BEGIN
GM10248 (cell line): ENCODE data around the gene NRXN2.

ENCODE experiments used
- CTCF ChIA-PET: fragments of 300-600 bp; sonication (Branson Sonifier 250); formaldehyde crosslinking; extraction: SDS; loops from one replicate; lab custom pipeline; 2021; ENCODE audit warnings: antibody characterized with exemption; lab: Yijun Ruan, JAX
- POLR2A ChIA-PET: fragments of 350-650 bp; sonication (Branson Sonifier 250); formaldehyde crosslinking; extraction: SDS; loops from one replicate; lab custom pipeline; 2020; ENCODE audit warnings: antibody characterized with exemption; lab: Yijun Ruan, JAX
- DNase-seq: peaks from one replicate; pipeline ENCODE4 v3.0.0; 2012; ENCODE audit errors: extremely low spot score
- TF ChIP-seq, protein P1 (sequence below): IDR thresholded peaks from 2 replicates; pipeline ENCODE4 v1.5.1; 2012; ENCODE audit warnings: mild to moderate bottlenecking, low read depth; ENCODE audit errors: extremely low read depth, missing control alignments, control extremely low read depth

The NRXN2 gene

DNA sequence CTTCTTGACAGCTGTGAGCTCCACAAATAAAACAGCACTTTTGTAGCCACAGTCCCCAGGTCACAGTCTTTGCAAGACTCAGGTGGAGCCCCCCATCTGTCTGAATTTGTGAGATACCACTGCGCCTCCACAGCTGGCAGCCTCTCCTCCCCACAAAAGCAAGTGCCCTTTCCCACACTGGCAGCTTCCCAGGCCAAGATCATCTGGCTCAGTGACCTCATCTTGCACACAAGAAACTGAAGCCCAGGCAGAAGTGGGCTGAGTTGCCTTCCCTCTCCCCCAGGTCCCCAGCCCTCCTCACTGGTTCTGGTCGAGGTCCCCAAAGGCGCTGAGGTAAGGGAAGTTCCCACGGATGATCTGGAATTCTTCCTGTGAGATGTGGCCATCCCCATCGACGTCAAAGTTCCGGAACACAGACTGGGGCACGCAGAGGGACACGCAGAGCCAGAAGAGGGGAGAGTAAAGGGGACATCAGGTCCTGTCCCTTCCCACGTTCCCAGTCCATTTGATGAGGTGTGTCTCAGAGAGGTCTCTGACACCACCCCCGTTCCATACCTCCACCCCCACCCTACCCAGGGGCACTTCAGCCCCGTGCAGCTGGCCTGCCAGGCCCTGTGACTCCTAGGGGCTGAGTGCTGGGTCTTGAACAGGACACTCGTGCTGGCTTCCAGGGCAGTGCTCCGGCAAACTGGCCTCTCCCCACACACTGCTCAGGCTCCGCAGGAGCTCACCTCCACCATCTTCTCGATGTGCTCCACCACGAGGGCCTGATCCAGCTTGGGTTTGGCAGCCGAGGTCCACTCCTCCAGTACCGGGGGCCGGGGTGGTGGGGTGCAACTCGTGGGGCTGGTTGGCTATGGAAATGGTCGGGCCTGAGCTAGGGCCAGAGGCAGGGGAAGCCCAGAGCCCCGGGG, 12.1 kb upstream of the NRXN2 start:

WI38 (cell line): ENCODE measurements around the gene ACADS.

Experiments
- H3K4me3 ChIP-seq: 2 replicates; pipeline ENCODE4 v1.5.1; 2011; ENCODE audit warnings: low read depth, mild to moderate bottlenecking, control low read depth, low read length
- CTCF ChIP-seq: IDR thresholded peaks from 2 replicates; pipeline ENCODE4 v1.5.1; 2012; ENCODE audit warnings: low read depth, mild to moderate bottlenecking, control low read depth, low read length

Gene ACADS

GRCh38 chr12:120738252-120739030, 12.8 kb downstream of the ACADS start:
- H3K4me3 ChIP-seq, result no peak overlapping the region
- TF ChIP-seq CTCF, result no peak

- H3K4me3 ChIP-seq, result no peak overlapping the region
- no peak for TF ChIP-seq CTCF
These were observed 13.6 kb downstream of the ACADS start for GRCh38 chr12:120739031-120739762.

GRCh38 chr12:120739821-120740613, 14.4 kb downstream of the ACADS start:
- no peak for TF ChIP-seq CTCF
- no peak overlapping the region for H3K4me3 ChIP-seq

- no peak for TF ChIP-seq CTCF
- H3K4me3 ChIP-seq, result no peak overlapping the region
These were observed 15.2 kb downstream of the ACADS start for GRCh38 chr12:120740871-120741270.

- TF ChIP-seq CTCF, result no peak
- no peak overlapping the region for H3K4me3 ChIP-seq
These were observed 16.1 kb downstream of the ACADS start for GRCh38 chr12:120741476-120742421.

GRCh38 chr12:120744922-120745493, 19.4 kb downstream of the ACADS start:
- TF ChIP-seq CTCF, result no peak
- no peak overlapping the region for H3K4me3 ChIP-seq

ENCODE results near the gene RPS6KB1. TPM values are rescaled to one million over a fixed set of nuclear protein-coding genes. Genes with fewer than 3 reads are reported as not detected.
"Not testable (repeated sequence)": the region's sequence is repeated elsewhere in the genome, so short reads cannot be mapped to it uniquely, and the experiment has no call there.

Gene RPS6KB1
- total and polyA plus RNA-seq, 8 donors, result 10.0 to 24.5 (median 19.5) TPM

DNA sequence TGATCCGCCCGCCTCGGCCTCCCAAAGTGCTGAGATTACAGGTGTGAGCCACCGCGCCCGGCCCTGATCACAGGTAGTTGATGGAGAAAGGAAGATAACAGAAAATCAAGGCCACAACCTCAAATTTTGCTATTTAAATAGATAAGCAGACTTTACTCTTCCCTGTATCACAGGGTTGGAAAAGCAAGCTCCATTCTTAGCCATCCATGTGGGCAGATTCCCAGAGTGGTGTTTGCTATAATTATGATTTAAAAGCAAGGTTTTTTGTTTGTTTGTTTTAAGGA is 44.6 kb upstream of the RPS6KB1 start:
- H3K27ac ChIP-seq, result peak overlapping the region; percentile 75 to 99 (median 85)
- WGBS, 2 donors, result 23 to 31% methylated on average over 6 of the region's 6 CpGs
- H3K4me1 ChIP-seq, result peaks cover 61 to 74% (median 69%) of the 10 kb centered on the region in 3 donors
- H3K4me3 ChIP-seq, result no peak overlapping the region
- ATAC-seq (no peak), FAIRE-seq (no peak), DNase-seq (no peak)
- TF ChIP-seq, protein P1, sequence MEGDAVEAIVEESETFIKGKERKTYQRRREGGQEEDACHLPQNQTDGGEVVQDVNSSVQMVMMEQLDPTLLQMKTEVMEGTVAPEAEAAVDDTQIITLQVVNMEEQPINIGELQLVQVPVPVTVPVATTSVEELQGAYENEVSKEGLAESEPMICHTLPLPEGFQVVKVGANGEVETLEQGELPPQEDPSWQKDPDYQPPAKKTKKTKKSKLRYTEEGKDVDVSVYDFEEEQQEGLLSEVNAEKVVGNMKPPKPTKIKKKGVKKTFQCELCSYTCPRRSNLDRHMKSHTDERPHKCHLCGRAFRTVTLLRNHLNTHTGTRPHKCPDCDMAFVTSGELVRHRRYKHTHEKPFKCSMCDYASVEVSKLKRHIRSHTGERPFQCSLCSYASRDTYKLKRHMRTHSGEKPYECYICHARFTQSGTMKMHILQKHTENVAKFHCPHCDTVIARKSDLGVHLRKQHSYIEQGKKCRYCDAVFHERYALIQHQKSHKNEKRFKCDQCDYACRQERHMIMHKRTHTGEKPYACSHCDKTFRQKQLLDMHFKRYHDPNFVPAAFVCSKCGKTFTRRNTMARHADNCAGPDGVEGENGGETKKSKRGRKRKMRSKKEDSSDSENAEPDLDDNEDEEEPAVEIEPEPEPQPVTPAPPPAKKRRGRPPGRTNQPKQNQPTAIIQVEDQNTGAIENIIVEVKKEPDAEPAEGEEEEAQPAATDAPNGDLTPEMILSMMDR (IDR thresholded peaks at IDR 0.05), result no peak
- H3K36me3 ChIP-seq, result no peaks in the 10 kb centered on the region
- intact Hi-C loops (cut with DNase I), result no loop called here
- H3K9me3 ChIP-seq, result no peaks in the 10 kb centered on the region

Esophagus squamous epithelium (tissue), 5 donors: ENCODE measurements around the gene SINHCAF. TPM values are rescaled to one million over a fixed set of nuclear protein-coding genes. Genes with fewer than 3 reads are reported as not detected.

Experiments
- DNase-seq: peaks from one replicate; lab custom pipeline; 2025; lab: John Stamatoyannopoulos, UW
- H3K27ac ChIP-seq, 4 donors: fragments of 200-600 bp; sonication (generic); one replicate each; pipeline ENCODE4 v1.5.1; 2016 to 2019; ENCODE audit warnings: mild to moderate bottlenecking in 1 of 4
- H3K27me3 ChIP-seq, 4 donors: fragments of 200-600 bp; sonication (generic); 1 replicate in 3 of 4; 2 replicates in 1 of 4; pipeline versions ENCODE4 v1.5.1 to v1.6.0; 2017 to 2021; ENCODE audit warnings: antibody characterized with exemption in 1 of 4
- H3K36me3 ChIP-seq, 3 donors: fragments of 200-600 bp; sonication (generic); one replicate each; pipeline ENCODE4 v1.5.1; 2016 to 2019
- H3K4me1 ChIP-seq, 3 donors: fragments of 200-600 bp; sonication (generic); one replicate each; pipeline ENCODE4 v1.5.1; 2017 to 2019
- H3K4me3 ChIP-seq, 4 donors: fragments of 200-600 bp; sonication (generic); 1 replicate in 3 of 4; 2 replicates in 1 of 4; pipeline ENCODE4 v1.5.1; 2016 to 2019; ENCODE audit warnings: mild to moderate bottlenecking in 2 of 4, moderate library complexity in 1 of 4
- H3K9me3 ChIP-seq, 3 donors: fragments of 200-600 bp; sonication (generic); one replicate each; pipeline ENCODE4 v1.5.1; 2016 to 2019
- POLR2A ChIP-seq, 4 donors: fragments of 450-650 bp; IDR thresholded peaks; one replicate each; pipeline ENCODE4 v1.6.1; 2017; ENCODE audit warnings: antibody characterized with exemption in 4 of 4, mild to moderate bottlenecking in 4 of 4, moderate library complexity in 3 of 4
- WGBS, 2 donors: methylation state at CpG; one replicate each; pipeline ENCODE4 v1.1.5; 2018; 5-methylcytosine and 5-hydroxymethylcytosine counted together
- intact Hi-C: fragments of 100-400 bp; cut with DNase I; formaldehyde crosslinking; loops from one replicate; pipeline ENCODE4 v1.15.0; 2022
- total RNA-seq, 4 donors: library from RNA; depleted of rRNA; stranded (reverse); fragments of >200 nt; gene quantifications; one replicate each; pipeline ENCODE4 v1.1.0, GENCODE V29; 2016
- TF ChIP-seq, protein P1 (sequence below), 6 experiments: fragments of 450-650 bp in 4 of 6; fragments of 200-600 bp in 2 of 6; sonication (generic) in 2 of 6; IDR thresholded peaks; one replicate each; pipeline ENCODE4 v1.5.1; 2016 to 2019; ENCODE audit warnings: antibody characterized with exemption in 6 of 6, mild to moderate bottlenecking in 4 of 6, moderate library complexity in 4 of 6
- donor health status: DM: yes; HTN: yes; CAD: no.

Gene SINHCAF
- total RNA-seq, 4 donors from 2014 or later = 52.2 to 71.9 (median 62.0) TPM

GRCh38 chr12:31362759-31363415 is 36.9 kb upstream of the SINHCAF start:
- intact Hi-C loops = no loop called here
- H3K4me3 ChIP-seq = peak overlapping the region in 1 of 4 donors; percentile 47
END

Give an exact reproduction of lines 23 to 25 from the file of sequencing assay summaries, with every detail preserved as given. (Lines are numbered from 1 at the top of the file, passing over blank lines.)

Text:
- no peak for TF ChIP-seq CTCF
- H3K4me3 ChIP-seq, result no peak overlapping the region
These were observed 15.2 kb downstream of the ACADS start for GRCh38 chr12:120740871-120741270.